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News The latest developments in autism research.

Molecular mechanisms: Gene expression differs in autism

by  /  20 November 2012

Heat map: Autism brains (red, left) express either lower (green) or higher (red) levels of certain genes than control brains do (blue, right).

Autism brains express low levels of genes involved in metabolism and in protein assembly, according to a postmortem brain study published 12 September in PLoS One1

Researchers have identified an increasing number of candidate genes by sequencing the genomes of people with autism. Many of these candidates regulate the expression of other genes. 

Studies of postmortem brain tissue have found that entire networks of genes are expressed differently in individuals with autism than in controls. Identifying the pathways in which these genes function may allow researchers to home in on brain mechanisms that underlie autism. 

In the new study, researchers looked at gene expression in nine postmortem brains from individuals with autism and nine controls. They looked in particular at Brodmann area 19, a brain region that processes visual information, and at a region of the cerebral cortex that is involved in higher-level functions such as attention and memory.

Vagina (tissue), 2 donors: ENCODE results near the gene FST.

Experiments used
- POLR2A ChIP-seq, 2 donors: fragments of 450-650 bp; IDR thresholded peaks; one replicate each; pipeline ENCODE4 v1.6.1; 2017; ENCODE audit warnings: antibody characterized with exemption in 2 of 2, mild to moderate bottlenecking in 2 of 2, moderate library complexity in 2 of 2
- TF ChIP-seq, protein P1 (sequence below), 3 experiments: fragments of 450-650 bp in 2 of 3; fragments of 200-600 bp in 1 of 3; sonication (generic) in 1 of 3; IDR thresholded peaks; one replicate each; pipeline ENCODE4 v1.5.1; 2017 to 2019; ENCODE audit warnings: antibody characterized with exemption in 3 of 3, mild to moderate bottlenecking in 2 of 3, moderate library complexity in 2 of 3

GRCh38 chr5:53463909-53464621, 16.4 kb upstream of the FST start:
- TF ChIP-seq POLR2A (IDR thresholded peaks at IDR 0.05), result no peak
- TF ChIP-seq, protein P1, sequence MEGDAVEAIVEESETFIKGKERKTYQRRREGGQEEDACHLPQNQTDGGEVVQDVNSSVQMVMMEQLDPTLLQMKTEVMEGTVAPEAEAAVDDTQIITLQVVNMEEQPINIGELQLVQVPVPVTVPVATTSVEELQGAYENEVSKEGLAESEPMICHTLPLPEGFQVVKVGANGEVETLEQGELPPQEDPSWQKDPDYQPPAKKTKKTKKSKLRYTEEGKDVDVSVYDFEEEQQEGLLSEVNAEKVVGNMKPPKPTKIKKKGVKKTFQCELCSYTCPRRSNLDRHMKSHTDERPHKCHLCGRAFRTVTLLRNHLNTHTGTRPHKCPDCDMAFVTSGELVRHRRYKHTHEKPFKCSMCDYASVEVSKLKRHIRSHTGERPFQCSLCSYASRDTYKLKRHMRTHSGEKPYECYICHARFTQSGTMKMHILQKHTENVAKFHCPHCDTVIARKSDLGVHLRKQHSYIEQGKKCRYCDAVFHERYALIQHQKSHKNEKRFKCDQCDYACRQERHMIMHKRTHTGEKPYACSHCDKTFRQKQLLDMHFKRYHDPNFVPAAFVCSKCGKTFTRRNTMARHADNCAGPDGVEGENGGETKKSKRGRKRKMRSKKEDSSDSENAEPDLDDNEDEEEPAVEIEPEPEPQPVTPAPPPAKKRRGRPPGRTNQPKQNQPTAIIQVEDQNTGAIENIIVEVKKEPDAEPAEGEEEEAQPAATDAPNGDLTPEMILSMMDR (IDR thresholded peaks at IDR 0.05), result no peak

Overall, 876 genes are expressed differently in the autism brains than in controls. Many of these genes are members of one of two pathways: energy production through the mitochondria, and protein translation — the process that assembles proteins from genetic messages.

Studies have linked mutations in mitochondrial genes and abnormalities in mitochondrial function to autism.

Of the 876 genes identified, 32 are expressed at levels that are at least 1.6 times higher or lower than in controls. The list includes four genes that are essential for brain function, and two that code for proteins located at synapses, the junctions between neurons. One of these two genes is the autism candidate synapsin1, which regulates the formation of new synapses.

The researchers also looked at methylation, a chemical modification to DNA that alters gene expression. They did not see any differences in methylation patterns between autism brains and controls.

Studies have described methylation defects in autism brains or blood cells in a number of candidate genes, including UBE3A, MeCP2, OXTR and RORA. The new study did not see any methylation defects in these genes.


1: Ginsberg M.R. et al. PLoS One 7, e44736 (2012) PubMed